April 28, 2008


I didn't want this to be a personal blog documenting things about my life. But I decided that I should acknowledge the latest, biggest event thats happened...the birth of my 2nd child. April 26, 2008 at 0202 India time. Due to this, I will be taking a short break from here. Back with some extreme randomness very shortly (I hope).

April 15, 2008

Leagues and sports

An Indian cricket league is something I've always dreamt off. Imagine having your own home team to root for, wear their jerseys, cheer for the franchise player, buy season tickets, the whole nine yards! As much as I loved living in Hartford Connecticut, I couldn't help but feel a bit sad that we never had any city teams in any of the leagues (basketball, baseball, football...). No, I've never been a fan of the New England Patriots, so that doesn't count.

Anyway, we now have two cricket leagues in India; ICL (the rebel league) and IPL (the BCCI's answer to the rebel league). Neither of these are along the lines of what I imagined. I always assumed that a state's Ranji Trophy team would be marketed in a different way, people would get to know up and coming players from their state or city, maybe the matches themselves would be televised, stadiums packed and so on due to the marketing effort. Unfortunately, that's where the business aspect of sports comes in to play. Owners of these league teams are successful businessmen, actors and the like. The bottomline for them is ROI (return on investment) not talent encouragement. Hence all the league teams have international cricketers that have been bought for huge amounts of money (well, not all expensive....sorry, Ricky Ponting) and a couple of Indian youngsters, who might make it into the Indian team if they perform well at this level.

As much fun as it is to watch these games, I can't help but wonder what the difference between this and regular first-class cricket is (ok, format is T20 not 50-50). But shouldn't the INDIAN Premier league have only Indians playing in it? Shouldn't the league be a stepping stone for local talent to perform well and thereby act as a screening for the national team? One can argue that the Ranji Trophy teams are there for that reason alone but I think everyone knows that the truth is far from it. Players do not get in purely on merit. Favouritism is the name of the game. A star player has his 'chumchas' and refuses to play unless they are in the team...and so on. With the BCCI sitting on so much cash, its tough to say how this will pan out in the long run and how much good it is going to do for Indian (and World) cricket.

It feels a bit strange to see Glenn Mc Grath in a Delhi Daredevils tee or Shane Warne as captain of the Rajasthan Royals. I wonder how it feels for the players to be donning jerseys of cities or states that they have nothing in common with. Does money make that awkwardness go away? Does money replace pride and love of the game? Is this the future of all sports?

Apartment Rules - Part Deux

The doorbell rings, a random person walks inside the already opened door and says she's here to have a look around my apartment because she is renting the one 2 floors down below. No introductions, nothing. She just waltzes around while I stand there speechless (stupid of me for sure). She then goes on to complain about the silly size of the bedrooms (her exact words), praises the fact that there is a room and bathroom for live-in help and then walks out the door. Comes back a second later and says, "I didn't get your name"!

WOW! Dare I say only in Hyderabad?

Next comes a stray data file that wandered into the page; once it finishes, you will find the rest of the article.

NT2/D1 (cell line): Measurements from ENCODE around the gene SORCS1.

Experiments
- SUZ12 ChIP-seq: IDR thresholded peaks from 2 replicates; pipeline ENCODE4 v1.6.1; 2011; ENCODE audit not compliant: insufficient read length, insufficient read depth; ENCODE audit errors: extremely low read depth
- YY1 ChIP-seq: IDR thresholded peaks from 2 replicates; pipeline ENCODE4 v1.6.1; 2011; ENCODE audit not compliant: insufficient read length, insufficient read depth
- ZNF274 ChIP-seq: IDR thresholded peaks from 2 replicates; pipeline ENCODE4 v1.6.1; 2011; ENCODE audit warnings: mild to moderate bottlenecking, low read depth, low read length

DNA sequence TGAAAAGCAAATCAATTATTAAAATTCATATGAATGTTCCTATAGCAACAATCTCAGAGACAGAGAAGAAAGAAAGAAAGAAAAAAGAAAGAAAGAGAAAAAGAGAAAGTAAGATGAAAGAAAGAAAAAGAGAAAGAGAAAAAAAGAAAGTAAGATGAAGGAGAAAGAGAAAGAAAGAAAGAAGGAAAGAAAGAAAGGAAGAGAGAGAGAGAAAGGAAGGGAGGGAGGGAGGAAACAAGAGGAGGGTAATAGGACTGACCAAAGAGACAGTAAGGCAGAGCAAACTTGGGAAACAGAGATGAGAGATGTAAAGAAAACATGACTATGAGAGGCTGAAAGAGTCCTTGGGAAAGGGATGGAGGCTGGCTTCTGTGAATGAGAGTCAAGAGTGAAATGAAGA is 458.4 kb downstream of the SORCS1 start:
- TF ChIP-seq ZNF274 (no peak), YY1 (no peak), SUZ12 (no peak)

April 7, 2008

Well dressed thief?

2 days, 2 different stores. Both times I was asked to make my way to the cash counter to pay for something that my little daughter had in her hand. And in one instance, when I didn't comply immediately, there were at least 4 people watching me to ensure I don't leave the store. Do I look like someone that would steal something worth Rs. 200 and Rs. 40 respectively?

It's funny but the coincidence is hard to ignore; I usually dress ONLY in tracks and tees...some people like to call that kind of look snobbish grunge. To me its just comfortable. Anyway, when I'm dressed like this, people automatically assume that I'm from 'abroad' whatever that means these days. And I've noticed that the kind of treatment at stores is definitely different. People seem more obliging and once before, they even opened up a new counter for me! (Once at the airport too when the check-in lines were so long, the counter that handled excess baggage called me when I was almost the last in line!) On the 2 days of my attempted robbery, I wore a neat salwar. And what I got was being looked at like I was going to pinch something from the store.

How strange?! Does this mean that people from abroad can get away with whatever? Or that well dressed people are capable of stealing too?

It's late and I'm sleepy, so I'll stop the rambling. I still can't make any sense of it though. But given that I'm not a fan of salwars and the like I'll just stick to my grungy clothes so that the stores will think I'm cool.

April 4, 2008

The Graduate

I first wore a cap and gown and participated in a graduation ceremony when I completed my Masters degree. My daughter on the other hand, took part in a ceremony at her playschool today...and she's just over 2 years old!

Many times before, I've mocked at such ceremonies saying that they make a joke of a 'real' graduation ceremony, something that only happens after one completes an undergraduate degree at the very least. But I have to admit that I thoroughly enjoyed the school day/graduation ceremony at the school today. Although the cap and tassel may not have been as meaningful to my little one as to an adult finishing up college, she looked really cute as did all the other kids. I guess this is another trend that's caught up here in India...along with Halloween and a few others. I just have to get used to it and not be cynical. Tough...